Speech delivered by Shri R. Sridharan, Chairperson, National Financial Reporting Authority on 16-September-2021 at CII Conference on Financial Reporting and Governance Framework.
ROLE OF REGULATORS AND THE FUTURE OF AUDIT
1. I am thankful to CII for having invited me to this Financial Reporting Conference and asking me to speak on the Role of Regulators and the Future of Audit. I view it as an opportunity to share my experiences and thoughts on the subject as we come to the conclusion of the first term of three years of the NFRA.
2. NFRA is the newest body to enter the arena of Financial Reporting and Audit Regulation. It is, therefore, natural that matters such as what exactly is the role of NFRA, what its functions and powers are, what it has done in the almost three-year period since it was set up, and what its plans for the future are, would most likely be still unclear to many. A brief summary of these matters, therefore, appears to be in order as the first item for me.
3. In addition, I wish to cover the following five subjects in this talk:
> Standards and the Standard Setting Framework.
> Independent, Stand-Alone Audit as a Viable Business Model.
> The Financial Reporting Ecosystem.
> Capacity Building of the NFRA.
> The Future of Accounting and Audit.
What the NFRA is – the Law
4. NFRA is a creation of Sec 132 of the Companies Act, 2013. Though the section was enacted with the rest of the Act in 2013, it was finally notified only in 2018, after the PNB scam came to light. NFRA’s functions are laid down by sub section (2) of Sec 132 as covering:
a. Making recommendations to the Central Government on the formulation and laying down of accounting and auditing policies and standards for adoption by companies or their auditors. Accounting and auditing standards are now to be prescribed by Rules made under the Act by the Central Government, based on the recommendations of the ICAI, in consultation with and after examination of the recommendations of the NFRA;
b. Monitoring and enforcing compliance with accounting and auditing standards in such manner as may be prescribed;
c. Overseeing the quality of service of the professions associated with ensuring compliance with such standards, and suggesting measures required for improvement in the quality of services; and
d. Performing such other functions relating to clauses (a), (b) and (c), as described above, as may be prescribed.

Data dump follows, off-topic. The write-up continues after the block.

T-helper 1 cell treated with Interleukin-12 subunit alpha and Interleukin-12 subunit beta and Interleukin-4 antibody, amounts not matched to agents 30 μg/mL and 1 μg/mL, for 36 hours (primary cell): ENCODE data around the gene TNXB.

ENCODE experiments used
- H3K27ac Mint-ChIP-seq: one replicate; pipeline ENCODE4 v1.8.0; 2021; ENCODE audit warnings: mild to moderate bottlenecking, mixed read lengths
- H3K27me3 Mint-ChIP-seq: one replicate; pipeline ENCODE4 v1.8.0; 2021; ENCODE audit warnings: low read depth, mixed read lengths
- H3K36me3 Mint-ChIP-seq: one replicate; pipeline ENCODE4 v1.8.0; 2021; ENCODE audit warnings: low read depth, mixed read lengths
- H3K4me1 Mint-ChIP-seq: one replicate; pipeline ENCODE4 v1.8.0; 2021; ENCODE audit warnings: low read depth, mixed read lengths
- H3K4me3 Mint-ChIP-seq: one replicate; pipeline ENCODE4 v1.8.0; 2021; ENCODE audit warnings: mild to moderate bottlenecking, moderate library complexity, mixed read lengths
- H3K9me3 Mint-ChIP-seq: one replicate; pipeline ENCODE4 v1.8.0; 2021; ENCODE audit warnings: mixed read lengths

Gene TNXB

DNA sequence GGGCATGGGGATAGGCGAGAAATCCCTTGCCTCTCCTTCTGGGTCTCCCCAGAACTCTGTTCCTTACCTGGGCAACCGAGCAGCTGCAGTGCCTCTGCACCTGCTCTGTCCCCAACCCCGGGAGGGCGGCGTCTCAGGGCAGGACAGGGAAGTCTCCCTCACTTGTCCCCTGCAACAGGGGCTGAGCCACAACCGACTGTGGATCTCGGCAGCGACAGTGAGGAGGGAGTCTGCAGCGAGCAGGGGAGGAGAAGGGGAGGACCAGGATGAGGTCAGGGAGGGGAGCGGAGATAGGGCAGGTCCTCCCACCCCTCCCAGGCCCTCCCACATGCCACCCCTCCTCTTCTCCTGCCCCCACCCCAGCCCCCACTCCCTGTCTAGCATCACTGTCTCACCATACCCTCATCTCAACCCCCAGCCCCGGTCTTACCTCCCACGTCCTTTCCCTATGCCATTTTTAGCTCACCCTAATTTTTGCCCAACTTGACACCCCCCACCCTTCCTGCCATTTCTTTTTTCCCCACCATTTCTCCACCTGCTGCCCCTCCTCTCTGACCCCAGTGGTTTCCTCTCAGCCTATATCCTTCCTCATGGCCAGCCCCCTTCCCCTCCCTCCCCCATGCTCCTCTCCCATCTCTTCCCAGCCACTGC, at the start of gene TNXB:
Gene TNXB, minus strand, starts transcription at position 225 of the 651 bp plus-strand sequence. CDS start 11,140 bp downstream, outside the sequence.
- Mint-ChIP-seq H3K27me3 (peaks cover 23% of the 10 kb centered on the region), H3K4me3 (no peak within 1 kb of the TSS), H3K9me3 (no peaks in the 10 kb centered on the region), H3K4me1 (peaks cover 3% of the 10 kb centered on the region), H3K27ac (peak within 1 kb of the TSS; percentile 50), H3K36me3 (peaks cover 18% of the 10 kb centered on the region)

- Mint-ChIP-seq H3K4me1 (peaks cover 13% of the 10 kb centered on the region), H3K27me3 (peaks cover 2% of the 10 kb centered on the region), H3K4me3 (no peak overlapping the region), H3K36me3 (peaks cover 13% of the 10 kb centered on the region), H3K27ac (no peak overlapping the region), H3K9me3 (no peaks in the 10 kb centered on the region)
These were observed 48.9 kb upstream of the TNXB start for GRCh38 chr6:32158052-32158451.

5. The Central Government has notified the NFRA Rules 2018 using its powers under this Section.
6. Rule 4 lays down that the NFRA shall protect the public interest and the interest of investors, creditors and others associated with the companies or bodies corporate under NFRA’s purview by establishing high quality standards of accounting and auditing and exercising effective oversight of accounting functions performed by the companies and bodies corporate and auditing functions performed by auditors.
7. In addition, sub section (4) of Sec 132 vests NFRA with the power to investigate professional misconduct by any auditor of any of these companies. When such misconduct is proved, NFRA is empowered to impose monetary penalties up to ten times the fees received, and also to bar the auditor from being appointed as auditor or internal auditor of any company or body corporate for up to ten years.
8. In order to remove any chance of regulatory overlap, the said sub section very unambiguously provides that where the NFRA has initiated an investigation, no other institute or body shall initiate or continue any proceedings in such matters of misconduct.
What the NFRA is – A Regulator of Corporate Financial Reporting
9. It has become common to describe NFRA as an independent audit regulator. Audit Regulation is indeed a very important part of NFRA’s role definition, but this does not exhaust the entire definition. Rule 4, that I read out earlier, requires NFRA to monitor the entire financial reporting chain. Indeed, the coherence and integrity of NFRA’s objective will be meaningfully achieved only if Corporate Financial Reporting in its entirety is treated as being its legitimate remit.
10. Right from its inception, NFRA has been proceeding with its work programme only on the basis of this understanding.
11. Very early on, NFRA adopted a Charter for itself, to govern what it will do and how it will go about doing it. The Charter, which is available on our website2, is as follows:
> The objective of the National Financial Reporting Authority (NFRA) is to continuously improve the quality of all corporate financial reporting in India.
> The quality of corporate financial reporting will be measured and evaluated essentially by its compliance with the law and the statutorily notified accounting standards and auditing standards.